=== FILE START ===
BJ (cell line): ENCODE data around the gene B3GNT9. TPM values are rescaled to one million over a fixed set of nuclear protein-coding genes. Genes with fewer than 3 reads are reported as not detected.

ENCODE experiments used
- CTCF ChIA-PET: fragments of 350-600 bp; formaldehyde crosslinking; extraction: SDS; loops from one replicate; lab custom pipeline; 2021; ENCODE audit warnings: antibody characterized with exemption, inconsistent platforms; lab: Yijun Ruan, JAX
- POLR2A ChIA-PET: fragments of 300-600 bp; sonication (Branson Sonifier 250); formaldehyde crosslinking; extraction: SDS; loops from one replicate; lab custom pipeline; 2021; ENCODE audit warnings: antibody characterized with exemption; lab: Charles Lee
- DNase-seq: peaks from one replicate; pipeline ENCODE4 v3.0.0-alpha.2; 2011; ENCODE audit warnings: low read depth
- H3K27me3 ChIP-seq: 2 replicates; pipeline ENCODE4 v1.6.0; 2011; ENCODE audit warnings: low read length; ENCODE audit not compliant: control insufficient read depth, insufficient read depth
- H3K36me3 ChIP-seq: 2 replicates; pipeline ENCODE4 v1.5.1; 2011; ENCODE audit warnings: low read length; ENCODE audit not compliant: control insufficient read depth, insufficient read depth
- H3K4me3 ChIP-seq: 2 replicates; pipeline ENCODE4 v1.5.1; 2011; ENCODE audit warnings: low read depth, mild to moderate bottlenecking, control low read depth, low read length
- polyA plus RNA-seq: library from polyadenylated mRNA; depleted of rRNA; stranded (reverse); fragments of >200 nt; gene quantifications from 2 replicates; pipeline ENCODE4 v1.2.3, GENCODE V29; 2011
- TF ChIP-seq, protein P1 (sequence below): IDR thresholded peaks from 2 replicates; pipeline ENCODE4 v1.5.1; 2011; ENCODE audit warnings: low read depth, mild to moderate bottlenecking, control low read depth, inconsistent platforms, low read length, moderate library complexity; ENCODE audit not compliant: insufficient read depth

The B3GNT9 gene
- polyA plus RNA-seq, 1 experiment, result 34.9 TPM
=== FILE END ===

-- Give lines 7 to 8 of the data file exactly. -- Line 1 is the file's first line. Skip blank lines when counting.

- H3K36me3 ChIP-seq: 2 replicates; pipeline ENCODE4 v1.5.1; 2011; ENCODE audit warnings: low read length; ENCODE audit not compliant: control insufficient read depth, insufficient read depth
- H3K4me3 ChIP-seq: 2 replicates; pipeline ENCODE4 v1.5.1; 2011; ENCODE audit warnings: low read depth, mild to moderate bottlenecking, control low read depth, low read length